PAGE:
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AIS (Automatic Identification System) is the most revolutionary innovation within navigation since the radar was commercially introduced in the 1950's.
In line with the information obtained by the radar, the AIS provides the user with a view of other ships' movements in the vicinity of own ship, but in a much more intuitive and informative way.
Furthermore, the AIS can register targets 'behind obstacles' such as a vessel ‘hidden‘ by an island or in a river bend - due to the systems VHF broadcast capability, while the radar is only able to detect targets - as line of sight reflection.
AIS (Automatic Identification System) is mandatory in all commercial ships over 300 GT and the larger fishing vessels. AIS disseminates data on own ship's identity and movements via a transmitter / receiver in the VHF band (156,025 MHz - 162,025 MHz). Displays, plotters or radar and ECDIS systems will show those data dynamically as ship symbols. With the activation of the individual AIS ship symbols with a 'curser', all information about each ship will be shown as a 'pop - up' window on the display. With an AIS transponder, the information about own ship and its movements, destination etc. will be transmitted to other vessels.
FURUNO markets Class A and B transponders (FURUNO FA-150 and FA-50) and pure AIS receivers which are unclassified (FA-30).
What is Class B versus Class A?
AIS transponders are divided into Class A and Class B units. Roughly speaking, the devices operate in the same way: Both devices send and receive AIS information including static data about the ship and the dynamic ship data including ship motions. While a Class A unit sends its information with a specific interval, the Class B unit will also send information, but not with the same content and in the same sequence.
The Class A unit transmit the information with 12.5 Watt adjustable to 2 Watt , while the Class B transponder transmit with 2 Watt power.
In addition, the transmission methods differ, thus classifing the devices differently. The core of an AIS unit is the timing of the signals controlled by the internal GPS receiver. The transmission is a VHF signal being exchanged between vessels using a VHF antenna. There are two different principles for signal transmission and reception:
Class A units utilize the SOTDMA (Self Organized Time Division Multiple Access) principle. This can be summarized as the unit automatically 'book a particular' time interval = a 'slot in which the information is located' and in cooperation with the other transponders in the area, the different 'slot’s find its own place with information, which then will be distributed - fully automatic.
Class B units works according to the CSTDMA (Carrier Sensing Time Division Multiple Access) principle. This means that the unit 'wait' until a free 'slot' appear in the VHF transmission and thus the Class B unit can burst the information. Are there no vacant 'slots', the Class B unit waits to send the information, until there is a ‘free’ slot.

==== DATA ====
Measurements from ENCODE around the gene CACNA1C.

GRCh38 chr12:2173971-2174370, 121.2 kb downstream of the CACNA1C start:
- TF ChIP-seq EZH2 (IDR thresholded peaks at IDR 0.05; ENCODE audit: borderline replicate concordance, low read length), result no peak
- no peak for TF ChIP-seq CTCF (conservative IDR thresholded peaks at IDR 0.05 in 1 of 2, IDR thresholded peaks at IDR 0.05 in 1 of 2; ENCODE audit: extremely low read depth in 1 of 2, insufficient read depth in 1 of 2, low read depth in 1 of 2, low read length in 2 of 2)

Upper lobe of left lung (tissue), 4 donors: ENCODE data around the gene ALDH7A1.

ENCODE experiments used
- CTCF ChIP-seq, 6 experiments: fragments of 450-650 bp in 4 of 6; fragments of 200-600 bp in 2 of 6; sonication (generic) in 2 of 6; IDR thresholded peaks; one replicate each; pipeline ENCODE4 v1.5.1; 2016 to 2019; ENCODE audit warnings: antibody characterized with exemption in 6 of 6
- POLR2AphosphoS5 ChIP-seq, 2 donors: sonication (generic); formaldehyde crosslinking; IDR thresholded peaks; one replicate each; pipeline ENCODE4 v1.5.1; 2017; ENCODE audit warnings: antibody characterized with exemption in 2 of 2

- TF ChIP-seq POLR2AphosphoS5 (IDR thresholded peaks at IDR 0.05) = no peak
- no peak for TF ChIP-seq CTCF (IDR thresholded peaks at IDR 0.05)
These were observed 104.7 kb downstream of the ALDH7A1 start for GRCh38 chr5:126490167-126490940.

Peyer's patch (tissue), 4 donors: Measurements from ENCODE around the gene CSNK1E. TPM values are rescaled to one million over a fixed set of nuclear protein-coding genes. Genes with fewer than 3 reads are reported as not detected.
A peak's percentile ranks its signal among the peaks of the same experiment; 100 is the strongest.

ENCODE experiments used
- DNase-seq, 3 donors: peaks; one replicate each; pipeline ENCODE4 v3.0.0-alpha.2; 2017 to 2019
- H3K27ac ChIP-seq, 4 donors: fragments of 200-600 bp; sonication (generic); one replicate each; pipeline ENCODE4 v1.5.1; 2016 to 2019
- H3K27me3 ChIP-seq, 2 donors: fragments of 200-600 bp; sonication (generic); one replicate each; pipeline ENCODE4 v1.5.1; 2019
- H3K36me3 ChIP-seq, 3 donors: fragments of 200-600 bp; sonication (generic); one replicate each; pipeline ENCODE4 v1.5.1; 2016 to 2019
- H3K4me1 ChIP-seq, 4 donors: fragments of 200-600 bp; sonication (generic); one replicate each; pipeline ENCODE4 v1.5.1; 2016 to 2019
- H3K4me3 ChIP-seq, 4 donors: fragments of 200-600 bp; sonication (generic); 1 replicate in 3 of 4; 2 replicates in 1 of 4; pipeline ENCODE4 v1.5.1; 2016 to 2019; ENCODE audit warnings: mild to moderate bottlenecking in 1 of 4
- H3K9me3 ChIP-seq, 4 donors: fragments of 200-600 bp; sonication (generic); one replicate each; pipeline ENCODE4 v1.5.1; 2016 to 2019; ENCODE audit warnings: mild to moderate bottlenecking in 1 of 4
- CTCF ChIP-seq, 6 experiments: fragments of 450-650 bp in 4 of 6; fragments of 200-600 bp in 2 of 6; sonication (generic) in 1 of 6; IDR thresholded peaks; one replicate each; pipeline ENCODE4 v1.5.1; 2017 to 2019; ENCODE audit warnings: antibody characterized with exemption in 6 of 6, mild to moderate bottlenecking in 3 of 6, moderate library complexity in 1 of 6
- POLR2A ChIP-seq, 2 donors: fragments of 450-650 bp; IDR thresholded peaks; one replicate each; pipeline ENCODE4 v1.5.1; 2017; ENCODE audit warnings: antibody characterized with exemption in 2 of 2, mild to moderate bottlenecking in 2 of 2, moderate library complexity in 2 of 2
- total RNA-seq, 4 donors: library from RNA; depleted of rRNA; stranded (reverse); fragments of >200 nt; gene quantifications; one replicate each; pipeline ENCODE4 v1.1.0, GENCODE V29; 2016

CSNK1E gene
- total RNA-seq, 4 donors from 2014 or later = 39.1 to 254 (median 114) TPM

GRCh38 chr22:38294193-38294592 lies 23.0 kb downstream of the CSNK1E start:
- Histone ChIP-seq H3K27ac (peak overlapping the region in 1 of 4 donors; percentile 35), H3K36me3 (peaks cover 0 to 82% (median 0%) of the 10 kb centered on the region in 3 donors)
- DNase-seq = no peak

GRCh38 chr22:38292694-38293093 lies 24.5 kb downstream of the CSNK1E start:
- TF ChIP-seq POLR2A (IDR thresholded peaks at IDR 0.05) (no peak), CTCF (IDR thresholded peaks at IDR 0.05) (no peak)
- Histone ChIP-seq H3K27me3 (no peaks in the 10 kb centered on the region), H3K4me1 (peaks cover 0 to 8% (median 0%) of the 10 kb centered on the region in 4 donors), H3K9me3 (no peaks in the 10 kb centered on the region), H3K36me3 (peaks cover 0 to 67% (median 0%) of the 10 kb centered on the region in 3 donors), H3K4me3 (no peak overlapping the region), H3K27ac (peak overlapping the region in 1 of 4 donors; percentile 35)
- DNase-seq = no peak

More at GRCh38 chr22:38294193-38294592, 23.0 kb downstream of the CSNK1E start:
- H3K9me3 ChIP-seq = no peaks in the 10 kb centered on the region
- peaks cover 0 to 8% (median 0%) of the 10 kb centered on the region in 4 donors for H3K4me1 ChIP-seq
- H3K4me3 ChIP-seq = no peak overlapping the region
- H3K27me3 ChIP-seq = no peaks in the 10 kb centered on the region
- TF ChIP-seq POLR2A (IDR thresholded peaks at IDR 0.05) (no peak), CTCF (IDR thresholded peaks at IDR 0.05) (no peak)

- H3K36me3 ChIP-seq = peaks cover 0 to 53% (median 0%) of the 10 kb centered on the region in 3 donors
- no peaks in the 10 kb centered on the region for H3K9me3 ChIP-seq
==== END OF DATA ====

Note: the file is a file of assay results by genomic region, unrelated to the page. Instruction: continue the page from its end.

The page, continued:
Please be aware : a Class B unit cannot send the information unless there is a class A unit in the vicinity that can organize the 'slots'. This, however, is not expected to pose a specific problem, since the Class A units are mandatory in all cargo ships over 300 GT and in larger fishing vessels, thus it will be rare for a Class B unit not being in active transmission 'mode'.
In the table below we have indicated differences in Class B and Class A units.
Non SOLAS vessel
SOTDMA(Self organized Time Division Multiple Access) Reserves a time slot and negotiate' the use of this slot with other Class A units.
CSTDMA(Carrier Sensing Time Division Multiple Access) Utilize a vacant timeslot. If no 'slot's are avaiable the class B unit will try to get contact later after a predefined space of time.
Variable with vessels course and speed
2 level defined by vessels speed.
Ship at ancher and not above 3 knots.
Ships speed less than 2 Knots
New rules for the implementation of AIS on fishing vessels:
Vessels with an overall length exceeding 15 meters must install AIS equipment according to the following schedule:
- Vessels with an overall length of 24 meters and above but under 45 meters, not later
on 31 May 2012
- Vessels with an overall length of 18 meters and above but less than 24 meters, not later
on 31 May 2013
- Vessels with an overall length exceeding 15 meters but less than 18 meters, not later than 31, May 2014.
Newbuilded fishing vessels with a lenght above 15 meter must install AIS latest November, 30th 2010.
The above vessels must install the Class A version.
Simple AIS-receiver for network connection.
AIS Transponder to the chartplotter on board. Connection of an external VHF antenna and a separate GPS antenna is needed.
GPS-receiver without interface or display. The receiver is designed for connection to network such as NavNet3D.
Professionel Class B AIS-transponder for network systems.
AIS-receiver without interface or display. The receiver is designed for connection to network such as NavNet3D.
EasySPLIT is an antenna splitter that is connected to a VHF antenna and VHF radio, AIS receiver and standard FM radioreceivers.